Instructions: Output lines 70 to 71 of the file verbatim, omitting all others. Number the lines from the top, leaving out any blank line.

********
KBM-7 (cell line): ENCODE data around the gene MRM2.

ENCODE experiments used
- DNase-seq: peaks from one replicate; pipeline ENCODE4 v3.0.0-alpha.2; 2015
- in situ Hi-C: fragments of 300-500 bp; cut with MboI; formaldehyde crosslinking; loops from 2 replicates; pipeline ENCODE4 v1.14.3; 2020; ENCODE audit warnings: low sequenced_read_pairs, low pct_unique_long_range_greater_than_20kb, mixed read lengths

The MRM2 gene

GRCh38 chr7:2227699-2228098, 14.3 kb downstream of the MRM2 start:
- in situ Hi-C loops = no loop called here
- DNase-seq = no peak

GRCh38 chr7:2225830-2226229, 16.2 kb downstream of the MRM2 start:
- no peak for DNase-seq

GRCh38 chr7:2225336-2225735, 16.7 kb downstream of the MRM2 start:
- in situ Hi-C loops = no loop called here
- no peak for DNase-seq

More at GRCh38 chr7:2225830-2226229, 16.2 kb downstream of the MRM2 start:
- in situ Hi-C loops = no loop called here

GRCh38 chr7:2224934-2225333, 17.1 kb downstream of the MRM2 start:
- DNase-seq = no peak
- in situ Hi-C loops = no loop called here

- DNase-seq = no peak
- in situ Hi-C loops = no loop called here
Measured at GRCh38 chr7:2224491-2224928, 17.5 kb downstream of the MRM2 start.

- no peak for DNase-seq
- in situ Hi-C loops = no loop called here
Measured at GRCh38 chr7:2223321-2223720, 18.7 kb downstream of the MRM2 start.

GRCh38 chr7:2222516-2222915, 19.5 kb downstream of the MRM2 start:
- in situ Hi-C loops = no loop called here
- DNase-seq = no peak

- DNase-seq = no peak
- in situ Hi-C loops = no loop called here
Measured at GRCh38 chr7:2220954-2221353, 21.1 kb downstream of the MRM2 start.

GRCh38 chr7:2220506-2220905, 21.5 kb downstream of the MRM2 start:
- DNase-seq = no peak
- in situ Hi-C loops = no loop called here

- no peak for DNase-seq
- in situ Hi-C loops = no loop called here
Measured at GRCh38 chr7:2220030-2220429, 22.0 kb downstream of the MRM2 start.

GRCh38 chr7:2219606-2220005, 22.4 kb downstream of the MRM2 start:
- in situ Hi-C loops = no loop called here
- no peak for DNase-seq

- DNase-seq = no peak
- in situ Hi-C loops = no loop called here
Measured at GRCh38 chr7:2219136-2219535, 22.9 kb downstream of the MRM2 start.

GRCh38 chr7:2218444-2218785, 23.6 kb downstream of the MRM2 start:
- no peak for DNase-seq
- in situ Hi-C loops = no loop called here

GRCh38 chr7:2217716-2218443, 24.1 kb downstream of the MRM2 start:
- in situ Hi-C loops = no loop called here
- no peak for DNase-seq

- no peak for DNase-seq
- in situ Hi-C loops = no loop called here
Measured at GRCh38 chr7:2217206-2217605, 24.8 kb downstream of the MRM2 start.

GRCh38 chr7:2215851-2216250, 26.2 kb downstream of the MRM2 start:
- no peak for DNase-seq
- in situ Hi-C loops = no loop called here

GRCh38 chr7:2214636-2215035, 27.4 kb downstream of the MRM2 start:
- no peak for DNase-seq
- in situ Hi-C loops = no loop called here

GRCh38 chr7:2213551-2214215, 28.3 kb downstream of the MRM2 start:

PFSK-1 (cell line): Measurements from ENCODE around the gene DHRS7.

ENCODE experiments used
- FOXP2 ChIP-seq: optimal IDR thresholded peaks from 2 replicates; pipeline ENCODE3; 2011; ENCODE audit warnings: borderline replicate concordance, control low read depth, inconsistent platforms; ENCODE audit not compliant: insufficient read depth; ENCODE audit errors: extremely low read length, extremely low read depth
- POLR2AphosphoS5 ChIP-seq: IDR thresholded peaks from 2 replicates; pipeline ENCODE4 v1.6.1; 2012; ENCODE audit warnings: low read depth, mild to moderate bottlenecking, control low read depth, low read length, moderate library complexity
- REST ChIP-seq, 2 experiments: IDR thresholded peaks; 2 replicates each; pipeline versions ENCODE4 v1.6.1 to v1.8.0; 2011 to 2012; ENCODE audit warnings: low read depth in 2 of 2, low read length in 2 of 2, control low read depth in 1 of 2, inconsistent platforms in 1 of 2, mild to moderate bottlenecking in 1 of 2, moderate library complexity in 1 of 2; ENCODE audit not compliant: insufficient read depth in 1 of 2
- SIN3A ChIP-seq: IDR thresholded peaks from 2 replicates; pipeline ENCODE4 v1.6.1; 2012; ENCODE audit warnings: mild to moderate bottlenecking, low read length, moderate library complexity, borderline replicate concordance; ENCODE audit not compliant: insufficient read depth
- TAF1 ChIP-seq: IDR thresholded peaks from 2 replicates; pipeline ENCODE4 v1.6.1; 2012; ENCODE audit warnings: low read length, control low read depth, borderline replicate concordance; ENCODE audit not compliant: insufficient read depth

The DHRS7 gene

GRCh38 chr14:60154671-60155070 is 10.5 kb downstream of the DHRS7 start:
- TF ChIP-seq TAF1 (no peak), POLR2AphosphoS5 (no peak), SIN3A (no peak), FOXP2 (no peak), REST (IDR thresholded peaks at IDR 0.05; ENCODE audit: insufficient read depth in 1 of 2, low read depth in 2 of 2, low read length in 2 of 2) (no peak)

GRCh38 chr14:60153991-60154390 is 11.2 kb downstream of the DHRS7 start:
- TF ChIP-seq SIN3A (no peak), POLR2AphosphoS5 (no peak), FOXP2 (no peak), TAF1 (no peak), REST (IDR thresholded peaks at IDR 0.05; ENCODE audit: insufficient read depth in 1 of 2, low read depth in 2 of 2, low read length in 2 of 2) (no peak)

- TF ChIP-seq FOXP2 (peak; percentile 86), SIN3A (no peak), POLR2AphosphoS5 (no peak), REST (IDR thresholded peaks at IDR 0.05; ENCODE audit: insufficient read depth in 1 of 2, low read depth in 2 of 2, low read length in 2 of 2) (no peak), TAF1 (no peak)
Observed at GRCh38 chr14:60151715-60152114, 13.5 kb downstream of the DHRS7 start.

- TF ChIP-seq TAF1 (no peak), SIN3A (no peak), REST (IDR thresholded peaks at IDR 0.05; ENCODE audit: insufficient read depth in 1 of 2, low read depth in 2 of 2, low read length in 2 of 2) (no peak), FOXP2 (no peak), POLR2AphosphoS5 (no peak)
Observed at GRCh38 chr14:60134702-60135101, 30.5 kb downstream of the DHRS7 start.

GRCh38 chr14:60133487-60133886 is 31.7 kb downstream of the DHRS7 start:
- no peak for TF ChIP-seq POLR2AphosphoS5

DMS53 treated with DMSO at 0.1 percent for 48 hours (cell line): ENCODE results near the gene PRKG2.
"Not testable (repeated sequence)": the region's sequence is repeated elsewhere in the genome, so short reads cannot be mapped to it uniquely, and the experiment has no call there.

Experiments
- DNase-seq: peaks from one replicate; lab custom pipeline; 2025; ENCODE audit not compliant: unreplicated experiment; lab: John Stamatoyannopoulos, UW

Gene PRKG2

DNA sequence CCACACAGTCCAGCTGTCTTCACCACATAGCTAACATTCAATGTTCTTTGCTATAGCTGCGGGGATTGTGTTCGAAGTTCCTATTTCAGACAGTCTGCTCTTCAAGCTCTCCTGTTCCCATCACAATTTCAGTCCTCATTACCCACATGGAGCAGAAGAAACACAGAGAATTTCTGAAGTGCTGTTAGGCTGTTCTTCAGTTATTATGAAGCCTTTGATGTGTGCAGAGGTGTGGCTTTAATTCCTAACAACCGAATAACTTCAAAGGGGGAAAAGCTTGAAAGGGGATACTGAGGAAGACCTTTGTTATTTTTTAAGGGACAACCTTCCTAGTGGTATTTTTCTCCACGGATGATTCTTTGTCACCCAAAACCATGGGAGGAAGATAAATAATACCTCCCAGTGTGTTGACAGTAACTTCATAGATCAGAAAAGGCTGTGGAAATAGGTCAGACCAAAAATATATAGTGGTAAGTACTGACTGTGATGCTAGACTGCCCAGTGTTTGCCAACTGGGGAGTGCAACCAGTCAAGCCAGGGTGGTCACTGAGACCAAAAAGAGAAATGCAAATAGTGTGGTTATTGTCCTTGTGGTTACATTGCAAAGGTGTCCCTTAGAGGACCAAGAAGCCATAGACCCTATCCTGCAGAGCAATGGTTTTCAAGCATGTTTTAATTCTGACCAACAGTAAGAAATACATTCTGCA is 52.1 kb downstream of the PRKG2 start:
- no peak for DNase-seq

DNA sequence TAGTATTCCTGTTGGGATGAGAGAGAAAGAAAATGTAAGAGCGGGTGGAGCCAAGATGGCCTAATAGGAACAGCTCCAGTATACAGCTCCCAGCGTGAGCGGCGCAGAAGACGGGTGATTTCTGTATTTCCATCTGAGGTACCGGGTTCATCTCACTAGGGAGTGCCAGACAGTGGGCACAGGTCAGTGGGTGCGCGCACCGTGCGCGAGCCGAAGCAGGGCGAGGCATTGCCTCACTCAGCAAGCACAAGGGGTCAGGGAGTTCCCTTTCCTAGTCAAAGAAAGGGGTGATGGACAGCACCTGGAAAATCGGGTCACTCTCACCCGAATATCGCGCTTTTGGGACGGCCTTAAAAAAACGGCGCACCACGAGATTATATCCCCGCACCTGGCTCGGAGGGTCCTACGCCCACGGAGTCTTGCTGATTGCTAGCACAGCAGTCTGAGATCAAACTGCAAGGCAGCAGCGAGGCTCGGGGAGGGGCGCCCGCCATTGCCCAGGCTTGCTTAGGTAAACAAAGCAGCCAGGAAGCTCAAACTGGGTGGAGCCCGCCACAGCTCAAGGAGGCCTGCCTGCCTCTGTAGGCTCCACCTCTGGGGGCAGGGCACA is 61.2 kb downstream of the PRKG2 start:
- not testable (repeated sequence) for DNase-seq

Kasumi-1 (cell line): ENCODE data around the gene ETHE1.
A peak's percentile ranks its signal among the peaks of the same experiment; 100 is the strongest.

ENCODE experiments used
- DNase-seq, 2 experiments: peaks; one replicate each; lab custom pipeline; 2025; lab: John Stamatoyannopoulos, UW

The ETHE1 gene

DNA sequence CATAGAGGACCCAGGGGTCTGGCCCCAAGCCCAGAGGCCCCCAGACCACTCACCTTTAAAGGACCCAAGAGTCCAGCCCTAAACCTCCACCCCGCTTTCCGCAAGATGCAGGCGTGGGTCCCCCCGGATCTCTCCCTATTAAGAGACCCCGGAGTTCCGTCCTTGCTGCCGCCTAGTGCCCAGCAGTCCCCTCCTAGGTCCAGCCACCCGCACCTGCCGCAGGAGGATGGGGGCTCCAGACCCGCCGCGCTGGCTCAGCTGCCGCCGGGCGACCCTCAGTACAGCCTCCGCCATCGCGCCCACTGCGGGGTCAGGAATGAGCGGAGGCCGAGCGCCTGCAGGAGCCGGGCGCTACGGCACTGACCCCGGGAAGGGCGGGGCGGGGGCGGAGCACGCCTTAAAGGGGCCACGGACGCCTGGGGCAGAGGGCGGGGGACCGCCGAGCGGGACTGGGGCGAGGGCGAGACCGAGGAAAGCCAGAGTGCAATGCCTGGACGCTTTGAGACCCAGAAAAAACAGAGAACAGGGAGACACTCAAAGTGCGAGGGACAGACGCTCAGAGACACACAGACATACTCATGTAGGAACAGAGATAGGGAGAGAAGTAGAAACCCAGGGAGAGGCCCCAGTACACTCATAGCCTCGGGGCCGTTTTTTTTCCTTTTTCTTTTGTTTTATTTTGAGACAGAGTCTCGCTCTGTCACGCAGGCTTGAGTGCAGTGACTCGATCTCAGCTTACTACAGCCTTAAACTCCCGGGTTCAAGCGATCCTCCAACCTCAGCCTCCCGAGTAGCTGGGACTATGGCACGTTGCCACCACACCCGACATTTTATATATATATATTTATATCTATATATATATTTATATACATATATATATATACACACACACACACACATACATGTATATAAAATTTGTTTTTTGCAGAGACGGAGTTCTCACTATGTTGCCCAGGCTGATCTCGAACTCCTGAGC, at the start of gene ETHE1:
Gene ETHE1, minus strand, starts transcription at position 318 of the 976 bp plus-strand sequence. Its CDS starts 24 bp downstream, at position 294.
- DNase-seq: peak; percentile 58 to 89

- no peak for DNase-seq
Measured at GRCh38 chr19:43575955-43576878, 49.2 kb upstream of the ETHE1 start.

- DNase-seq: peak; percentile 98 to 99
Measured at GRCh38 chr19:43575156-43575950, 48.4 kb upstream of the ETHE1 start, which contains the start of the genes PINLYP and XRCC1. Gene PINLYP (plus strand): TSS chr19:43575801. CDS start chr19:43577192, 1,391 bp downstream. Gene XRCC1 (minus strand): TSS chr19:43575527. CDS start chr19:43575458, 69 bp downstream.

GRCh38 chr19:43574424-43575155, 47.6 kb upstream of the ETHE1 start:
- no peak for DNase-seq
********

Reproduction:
- TF ChIP-seq SIN3A (no peak), POLR2AphosphoS5 (no peak), FOXP2 (no peak), TAF1 (no peak), REST (IDR thresholded peaks at IDR 0.05; ENCODE audit: insufficient read depth in 1 of 2, low read depth in 2 of 2, low read length in 2 of 2) (no peak)

- TF ChIP-seq FOXP2 (peak; percentile 86), SIN3A (no peak), POLR2AphosphoS5 (no peak), REST (IDR thresholded peaks at IDR 0.05; ENCODE audit: insufficient read depth in 1 of 2, low read depth in 2 of 2, low read length in 2 of 2) (no peak), TAF1 (no peak)